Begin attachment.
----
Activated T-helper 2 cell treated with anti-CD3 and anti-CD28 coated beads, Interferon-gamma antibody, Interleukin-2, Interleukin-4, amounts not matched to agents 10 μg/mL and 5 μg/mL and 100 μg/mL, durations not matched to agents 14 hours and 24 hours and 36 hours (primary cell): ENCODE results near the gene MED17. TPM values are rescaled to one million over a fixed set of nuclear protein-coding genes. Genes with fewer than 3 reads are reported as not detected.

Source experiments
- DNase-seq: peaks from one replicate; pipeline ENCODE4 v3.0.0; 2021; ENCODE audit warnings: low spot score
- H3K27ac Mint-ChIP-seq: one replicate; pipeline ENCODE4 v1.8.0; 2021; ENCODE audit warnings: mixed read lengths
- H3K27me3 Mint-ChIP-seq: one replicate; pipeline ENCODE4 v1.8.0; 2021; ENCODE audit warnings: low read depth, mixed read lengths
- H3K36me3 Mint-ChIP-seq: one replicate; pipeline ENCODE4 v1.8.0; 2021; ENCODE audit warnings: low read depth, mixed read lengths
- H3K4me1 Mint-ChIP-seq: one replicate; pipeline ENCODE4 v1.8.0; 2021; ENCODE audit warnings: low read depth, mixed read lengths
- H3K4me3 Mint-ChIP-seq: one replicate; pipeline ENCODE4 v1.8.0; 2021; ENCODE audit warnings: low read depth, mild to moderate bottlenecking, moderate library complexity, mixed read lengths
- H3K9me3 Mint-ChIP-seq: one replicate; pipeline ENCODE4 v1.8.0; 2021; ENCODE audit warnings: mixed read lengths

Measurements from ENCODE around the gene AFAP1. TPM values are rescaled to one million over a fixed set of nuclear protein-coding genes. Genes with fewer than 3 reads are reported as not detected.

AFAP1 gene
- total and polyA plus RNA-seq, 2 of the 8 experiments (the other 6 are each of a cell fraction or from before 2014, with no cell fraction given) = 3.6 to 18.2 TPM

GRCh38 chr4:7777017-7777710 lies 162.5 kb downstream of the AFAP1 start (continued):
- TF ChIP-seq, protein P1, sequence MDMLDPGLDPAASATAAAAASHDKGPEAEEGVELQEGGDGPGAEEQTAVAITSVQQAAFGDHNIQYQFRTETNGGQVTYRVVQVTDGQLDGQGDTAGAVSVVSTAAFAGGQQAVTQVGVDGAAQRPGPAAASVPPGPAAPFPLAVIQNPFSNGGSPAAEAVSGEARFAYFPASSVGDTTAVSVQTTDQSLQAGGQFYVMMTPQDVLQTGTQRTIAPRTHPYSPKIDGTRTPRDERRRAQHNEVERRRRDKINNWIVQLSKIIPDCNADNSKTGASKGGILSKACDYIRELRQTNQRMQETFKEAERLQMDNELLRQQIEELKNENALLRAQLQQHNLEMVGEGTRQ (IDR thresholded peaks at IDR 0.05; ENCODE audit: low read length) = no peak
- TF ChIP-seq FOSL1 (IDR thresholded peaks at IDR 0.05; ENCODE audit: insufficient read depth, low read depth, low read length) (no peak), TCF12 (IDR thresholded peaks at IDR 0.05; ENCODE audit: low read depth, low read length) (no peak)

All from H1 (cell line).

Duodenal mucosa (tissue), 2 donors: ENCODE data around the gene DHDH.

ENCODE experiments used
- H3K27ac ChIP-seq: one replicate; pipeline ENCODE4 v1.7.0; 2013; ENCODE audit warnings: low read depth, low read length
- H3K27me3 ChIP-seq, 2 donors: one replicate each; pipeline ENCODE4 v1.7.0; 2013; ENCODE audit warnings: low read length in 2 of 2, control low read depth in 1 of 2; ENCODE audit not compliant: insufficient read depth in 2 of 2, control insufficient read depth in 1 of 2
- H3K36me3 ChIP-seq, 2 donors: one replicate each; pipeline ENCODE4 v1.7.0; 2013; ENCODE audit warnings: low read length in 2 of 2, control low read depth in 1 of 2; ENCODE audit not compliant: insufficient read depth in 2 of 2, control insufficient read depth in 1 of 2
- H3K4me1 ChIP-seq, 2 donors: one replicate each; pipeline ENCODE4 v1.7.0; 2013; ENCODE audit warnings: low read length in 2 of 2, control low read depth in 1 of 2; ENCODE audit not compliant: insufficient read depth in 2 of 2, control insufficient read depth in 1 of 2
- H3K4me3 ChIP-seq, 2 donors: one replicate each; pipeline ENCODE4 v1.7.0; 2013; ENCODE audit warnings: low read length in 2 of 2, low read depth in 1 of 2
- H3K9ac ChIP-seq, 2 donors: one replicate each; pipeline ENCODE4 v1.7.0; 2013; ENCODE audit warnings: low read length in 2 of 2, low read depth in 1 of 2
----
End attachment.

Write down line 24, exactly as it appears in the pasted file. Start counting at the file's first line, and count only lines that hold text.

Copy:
- H3K9ac ChIP-seq, 2 donors: one replicate each; pipeline ENCODE4 v1.7.0; 2013; ENCODE audit warnings: low read length in 2 of 2, low read depth in 1 of 2